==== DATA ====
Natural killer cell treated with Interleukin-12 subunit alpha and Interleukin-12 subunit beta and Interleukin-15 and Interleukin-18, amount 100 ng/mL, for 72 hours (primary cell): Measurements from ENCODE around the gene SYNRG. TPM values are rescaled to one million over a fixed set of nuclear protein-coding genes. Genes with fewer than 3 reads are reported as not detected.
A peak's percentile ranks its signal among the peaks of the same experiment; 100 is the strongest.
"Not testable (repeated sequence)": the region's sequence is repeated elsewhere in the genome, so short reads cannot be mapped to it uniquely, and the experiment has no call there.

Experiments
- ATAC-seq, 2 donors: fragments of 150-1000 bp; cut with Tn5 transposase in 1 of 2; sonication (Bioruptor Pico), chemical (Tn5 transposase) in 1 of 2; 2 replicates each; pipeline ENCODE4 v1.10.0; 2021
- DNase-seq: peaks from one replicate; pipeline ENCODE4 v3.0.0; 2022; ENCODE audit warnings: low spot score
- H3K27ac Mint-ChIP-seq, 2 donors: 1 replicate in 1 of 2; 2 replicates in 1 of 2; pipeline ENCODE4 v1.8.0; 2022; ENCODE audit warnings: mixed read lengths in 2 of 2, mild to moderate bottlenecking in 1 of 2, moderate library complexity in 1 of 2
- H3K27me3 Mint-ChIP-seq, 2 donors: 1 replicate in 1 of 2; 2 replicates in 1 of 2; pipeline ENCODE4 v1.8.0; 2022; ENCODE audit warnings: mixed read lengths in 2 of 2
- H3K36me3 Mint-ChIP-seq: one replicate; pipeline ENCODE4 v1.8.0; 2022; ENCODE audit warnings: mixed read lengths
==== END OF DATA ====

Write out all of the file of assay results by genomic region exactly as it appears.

Natural killer cell treated with Interleukin-12 subunit alpha and Interleukin-12 subunit beta and Interleukin-15 and Interleukin-18, amount 100 ng/mL, for 72 hours (primary cell): Measurements from ENCODE around the gene SYNRG. TPM values are rescaled to one million over a fixed set of nuclear protein-coding genes. Genes with fewer than 3 reads are reported as not detected.
A peak's percentile ranks its signal among the peaks of the same experiment; 100 is the strongest.
"Not testable (repeated sequence)": the region's sequence is repeated elsewhere in the genome, so short reads cannot be mapped to it uniquely, and the experiment has no call there.

Experiments
- ATAC-seq, 2 donors: fragments of 150-1000 bp; cut with Tn5 transposase in 1 of 2; sonication (Bioruptor Pico), chemical (Tn5 transposase) in 1 of 2; 2 replicates each; pipeline ENCODE4 v1.10.0; 2021
- DNase-seq: peaks from one replicate; pipeline ENCODE4 v3.0.0; 2022; ENCODE audit warnings: low spot score
- H3K27ac Mint-ChIP-seq, 2 donors: 1 replicate in 1 of 2; 2 replicates in 1 of 2; pipeline ENCODE4 v1.8.0; 2022; ENCODE audit warnings: mixed read lengths in 2 of 2, mild to moderate bottlenecking in 1 of 2, moderate library complexity in 1 of 2
- H3K27me3 Mint-ChIP-seq, 2 donors: 1 replicate in 1 of 2; 2 replicates in 1 of 2; pipeline ENCODE4 v1.8.0; 2022; ENCODE audit warnings: mixed read lengths in 2 of 2
- H3K36me3 Mint-ChIP-seq: one replicate; pipeline ENCODE4 v1.8.0; 2022; ENCODE audit warnings: mixed read lengths